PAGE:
How to cite this article: Kluft C, Naji S, Talens S, Jespersen J, Ataullakhanov F. Visualization of The Procoagulant Effects of Combined Oral
Contraceptives (Cocs). Glob J Reprod Med. 2018; 5(5): 555674. DOI: 10.19080/GJORM.2018.05.555674.
It is well established that the use of oral contraceptives increases the risk of venous thromboembolism. Attempts to understand the underlying mechanisms has resulted in documentation of changes in many specific haemostatic factors. The changes related to the thrombosis risk have not been established and prevented validated evaluation of new COCs for thrombosis risk before exposing large groups of women and evaluating clinical effects, i.e. venous thrombotic embolism (VTE) .
An obvious approach of laboratory analysis would have been to use global haemostatic assays. It has been documented that the global clotting assay APTT becomes shorter compatible with an increased potency of the system to clot, and thereby disclose an increased coagulation activating potential. However, this variable is not robust, and changes are small . Another global coagulation test for the inhibitory potential of coagulation inhibition, the APC-resistance test, was more successfully applied and showed a reduced inhibition potential during COC-use . APC-resistance, therefore has been considered one of the beacons in evaluation of VTE risk of COCs. A test for thrombin formation showed between 18 and 31% increases [4-6]; this test reveals thrombin formation during the presence of the clot.
Recently, a new pharmacodynamic method for coagulation activation potential has been developed. Unlike previous global clotting tests, this test evaluated the increase (volume) of the fibrin clot. This was a lacuna in in-vitro analysis of humans, while frequently employed in experimental thrombosis models in animals.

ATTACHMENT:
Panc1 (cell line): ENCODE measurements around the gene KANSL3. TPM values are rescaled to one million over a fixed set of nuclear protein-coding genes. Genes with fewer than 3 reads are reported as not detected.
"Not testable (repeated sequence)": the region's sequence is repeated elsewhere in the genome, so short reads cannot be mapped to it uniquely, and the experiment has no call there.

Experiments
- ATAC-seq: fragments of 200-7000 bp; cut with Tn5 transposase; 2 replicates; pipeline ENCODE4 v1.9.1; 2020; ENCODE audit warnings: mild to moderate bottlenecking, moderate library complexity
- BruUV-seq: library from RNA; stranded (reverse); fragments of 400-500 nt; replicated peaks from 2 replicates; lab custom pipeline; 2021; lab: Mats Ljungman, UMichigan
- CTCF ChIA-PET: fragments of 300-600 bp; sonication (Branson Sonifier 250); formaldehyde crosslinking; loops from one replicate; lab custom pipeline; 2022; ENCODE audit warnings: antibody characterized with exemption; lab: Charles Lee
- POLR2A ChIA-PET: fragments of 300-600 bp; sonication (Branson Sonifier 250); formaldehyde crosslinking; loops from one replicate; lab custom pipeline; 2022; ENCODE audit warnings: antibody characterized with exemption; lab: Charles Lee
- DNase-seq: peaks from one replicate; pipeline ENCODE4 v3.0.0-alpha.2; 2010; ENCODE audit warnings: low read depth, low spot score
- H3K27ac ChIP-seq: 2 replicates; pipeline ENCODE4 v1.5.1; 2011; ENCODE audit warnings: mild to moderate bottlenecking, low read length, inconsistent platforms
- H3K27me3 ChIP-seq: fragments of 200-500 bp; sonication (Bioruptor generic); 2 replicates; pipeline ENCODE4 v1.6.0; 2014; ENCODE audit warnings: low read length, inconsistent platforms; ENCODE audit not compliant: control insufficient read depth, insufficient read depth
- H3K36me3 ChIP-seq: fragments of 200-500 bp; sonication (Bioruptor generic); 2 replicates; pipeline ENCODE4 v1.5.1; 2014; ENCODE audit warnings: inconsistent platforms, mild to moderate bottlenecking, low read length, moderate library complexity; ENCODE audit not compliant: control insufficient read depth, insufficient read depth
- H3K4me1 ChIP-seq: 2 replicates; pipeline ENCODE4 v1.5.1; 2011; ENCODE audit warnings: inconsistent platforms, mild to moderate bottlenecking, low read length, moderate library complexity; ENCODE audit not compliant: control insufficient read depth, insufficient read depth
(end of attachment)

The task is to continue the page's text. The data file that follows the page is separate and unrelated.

In Figure 1, it can be clearly seen that after a fixed period the clot during COC-use is larger.
We tested the growth in 10 apparently healthy young women (age 18-35y) with the same regimen of 6 month use of a third generation COC of 30 μg Ethinyloestradiol/150 μg Desogestrel, from a larger study . The size of the clot after 5000 seconds was on average (median) 27% (range 14-46%) larger during COC-c use. The growth rate at 5000 seconds, showed for the individuals
in Figure 2, was more clearly increased with an median of 71%
(range 59-143%). Next to the increases a substantial range in
effect can be seen. The values of clot size and growth rate during
COC-use were for 5 of the 10 cases above the highest pretreatment
value of the small study sample.
This method to assess coagulation activity potential, expressed
in clot size and growth rate, might be a valuable beacon
together with the global inhibitor test to evaluate effects of COC
in small groups and characterize old and new oral contraceptives.
A next step of validation would be to test the combination of clot
size/growth and APC-resistance in several cohorts with different
contraceptives where the VTE risk is known.